APV Invensys (www.apv.com) introduced a stainless steel version of its V2 pump. This is a simplified, maintenance-friendly and efficient centrifugal pump featuring a four-blade, fully open, non-clog impeller. It’s engineered for CIP cleaning, comes in five seal types and meets 3-A sanitary standards. Also new are the MS4 aseptic valve for dairy and beverage applications, the thin NR5 heat exchanger and a redesign of the Paraflow heat exchanger.
The GC02 is a new member of the Gyrocompact line of ovens from FMC Foodtech (www.fmcfoodtech.com). It combines some of the best attributes of linear and spiral ovens and adds a browning step. The suffix TC for tight curve has been added to the M10 freezer line. And a new application – baking pre-cooking – has been added to the Stein GCO II Gyrocompact, out just more than a year.
You’ve got to mount your computer operator interface somewhere – it ought to be part of a station designed for food plant use. As the name implies, Strongarm Designs (www.strongarm) dependably holds up your terminal in pedestal, wall, counterbalanced and mobile configurations, in stainless steel, NEMA 4X washdown-resistant mountings.
Graco’s (www.graco.com/sanitary) 1590 and 3150 3-A Sanitary Pumps, certified by 3-A for dairy and milk applications, are designed to meet stringent sanitation requirements. These quick knock-down diaphragm pumps can be rotated 185 degrees to drain any excess sanitation chemicals used in the CIP process. The 1590 3-A sanitary pump transfers up to 90 gpm, while the 3150 3A can handle 150 gpm. Graco’s high sanitation pumps are suitable for evacuating food process mixing kettles, repackaging fluids from original containers to smaller receptacles and evacuating high volumes of liquid concentrates from shipping tankers to holding vessels.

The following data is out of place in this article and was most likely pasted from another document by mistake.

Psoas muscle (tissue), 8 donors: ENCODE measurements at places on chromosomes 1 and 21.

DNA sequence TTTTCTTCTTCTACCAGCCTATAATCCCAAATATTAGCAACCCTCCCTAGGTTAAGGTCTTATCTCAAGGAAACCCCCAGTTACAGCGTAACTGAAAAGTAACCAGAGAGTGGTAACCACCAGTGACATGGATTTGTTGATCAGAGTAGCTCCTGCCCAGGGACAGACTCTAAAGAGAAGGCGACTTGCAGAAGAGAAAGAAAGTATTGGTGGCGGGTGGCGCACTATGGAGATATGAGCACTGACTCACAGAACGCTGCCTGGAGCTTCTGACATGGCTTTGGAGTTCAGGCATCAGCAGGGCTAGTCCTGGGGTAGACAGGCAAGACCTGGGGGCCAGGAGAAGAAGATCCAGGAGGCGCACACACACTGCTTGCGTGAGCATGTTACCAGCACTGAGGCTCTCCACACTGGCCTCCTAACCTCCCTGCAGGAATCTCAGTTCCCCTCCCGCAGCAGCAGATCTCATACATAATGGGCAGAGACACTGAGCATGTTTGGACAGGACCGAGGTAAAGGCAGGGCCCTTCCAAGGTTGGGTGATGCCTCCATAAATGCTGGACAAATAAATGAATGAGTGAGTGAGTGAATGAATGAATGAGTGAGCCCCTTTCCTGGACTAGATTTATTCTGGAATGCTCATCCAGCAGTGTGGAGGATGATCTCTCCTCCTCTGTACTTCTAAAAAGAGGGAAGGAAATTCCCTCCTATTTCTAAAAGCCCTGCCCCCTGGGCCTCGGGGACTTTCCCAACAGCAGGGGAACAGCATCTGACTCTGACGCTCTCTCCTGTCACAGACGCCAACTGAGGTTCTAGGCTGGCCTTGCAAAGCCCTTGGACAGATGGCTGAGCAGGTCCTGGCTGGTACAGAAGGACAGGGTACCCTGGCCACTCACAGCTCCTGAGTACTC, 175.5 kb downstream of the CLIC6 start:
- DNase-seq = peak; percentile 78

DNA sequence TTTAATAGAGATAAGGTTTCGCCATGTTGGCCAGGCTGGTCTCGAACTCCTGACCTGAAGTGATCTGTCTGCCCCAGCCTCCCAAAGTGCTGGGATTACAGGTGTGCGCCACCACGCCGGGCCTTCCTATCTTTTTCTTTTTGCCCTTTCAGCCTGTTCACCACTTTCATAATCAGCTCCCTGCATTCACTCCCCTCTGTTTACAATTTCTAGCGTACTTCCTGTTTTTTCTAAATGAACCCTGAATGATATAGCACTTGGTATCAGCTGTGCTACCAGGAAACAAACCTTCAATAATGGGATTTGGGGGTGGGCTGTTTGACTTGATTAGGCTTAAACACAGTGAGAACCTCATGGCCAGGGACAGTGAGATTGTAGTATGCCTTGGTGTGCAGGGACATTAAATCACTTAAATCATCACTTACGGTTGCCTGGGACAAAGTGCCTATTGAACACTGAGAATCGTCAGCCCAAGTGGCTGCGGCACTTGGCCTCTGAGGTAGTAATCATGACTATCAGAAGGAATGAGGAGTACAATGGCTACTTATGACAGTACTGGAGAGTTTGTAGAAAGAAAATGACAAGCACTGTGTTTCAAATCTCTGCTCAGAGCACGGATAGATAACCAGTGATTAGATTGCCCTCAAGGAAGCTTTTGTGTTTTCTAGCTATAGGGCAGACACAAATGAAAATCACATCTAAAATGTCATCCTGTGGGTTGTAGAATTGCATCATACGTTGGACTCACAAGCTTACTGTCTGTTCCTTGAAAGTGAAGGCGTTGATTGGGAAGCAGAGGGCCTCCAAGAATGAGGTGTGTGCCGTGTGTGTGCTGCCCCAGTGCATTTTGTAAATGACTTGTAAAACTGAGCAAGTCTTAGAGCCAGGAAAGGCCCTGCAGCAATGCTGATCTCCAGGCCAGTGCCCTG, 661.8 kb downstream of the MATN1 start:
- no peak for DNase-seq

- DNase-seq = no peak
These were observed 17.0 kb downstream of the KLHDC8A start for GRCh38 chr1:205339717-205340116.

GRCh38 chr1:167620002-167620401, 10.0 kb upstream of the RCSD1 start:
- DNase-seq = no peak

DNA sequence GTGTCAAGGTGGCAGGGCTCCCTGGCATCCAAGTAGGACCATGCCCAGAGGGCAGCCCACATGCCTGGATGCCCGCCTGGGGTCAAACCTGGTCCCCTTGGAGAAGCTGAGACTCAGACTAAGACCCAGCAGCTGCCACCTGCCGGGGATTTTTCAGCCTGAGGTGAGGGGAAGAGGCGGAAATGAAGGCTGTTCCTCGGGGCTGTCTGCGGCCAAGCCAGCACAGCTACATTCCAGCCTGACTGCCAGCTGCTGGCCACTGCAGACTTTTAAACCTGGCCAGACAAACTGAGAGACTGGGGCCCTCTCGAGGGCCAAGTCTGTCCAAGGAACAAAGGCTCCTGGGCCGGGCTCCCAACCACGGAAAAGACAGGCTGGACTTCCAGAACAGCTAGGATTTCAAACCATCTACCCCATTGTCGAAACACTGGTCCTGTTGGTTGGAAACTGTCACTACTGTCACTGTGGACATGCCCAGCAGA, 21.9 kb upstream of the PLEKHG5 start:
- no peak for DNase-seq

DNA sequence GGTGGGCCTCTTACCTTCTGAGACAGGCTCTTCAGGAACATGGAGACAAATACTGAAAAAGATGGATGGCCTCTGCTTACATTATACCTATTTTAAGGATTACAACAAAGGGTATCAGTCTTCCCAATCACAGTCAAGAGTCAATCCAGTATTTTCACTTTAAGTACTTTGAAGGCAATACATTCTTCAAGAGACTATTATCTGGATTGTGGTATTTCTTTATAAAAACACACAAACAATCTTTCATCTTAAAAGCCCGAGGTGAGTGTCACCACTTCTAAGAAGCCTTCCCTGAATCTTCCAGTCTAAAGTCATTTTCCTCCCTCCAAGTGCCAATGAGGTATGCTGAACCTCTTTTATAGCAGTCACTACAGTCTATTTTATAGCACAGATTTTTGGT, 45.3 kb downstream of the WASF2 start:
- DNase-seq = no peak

SS Harsh Environment Coalescing Filters from Parker Hannifin Corp. (www.parker.com) remove 99.99 percent of oil, water, rust and pipescale particles of 0.01 micron in size and larger from compressed air and other gases. The filters are available in ¼-1-in. line sizes with flow capacities to over 700 scfm. Constructed of 304 stainless, these filters will stand up to the harshest environments, including food and beverage. The product line comes complete with auto drains and a high-efficiency filter cartridge installed.
Speed, product consistency and versatility are key to NuTec Manufacturing’s (www.nutecmfg.com) Simply Dependable 710 Forming Machine. It provides weight control and gentle product handling for a variety of products from beef to vegetables. It can form hamburger patties, meatballs, skinless sausage links and many more items. It operates with minimal wear and maintenance and is operator–friendly and easy to use. The company’s full line of forming machines are suitable for production capacities that range from 40,000 to over 400,000 lbs. per week.